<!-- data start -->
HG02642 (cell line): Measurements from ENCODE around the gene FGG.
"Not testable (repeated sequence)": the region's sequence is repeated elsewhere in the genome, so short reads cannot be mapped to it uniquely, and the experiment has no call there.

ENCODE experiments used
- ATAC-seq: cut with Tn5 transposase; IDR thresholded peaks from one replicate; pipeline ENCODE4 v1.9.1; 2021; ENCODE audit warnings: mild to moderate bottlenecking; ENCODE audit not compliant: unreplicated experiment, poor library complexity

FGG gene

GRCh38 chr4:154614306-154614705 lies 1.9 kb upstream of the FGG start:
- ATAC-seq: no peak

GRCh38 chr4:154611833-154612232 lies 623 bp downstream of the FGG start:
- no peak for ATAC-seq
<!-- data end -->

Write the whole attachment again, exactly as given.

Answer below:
HG02642 (cell line): Measurements from ENCODE around the gene FGG.
"Not testable (repeated sequence)": the region's sequence is repeated elsewhere in the genome, so short reads cannot be mapped to it uniquely, and the experiment has no call there.

ENCODE experiments used
- ATAC-seq: cut with Tn5 transposase; IDR thresholded peaks from one replicate; pipeline ENCODE4 v1.9.1; 2021; ENCODE audit warnings: mild to moderate bottlenecking; ENCODE audit not compliant: unreplicated experiment, poor library complexity

FGG gene

GRCh38 chr4:154614306-154614705 lies 1.9 kb upstream of the FGG start:
- ATAC-seq: no peak

GRCh38 chr4:154611833-154612232 lies 623 bp downstream of the FGG start:
- no peak for ATAC-seq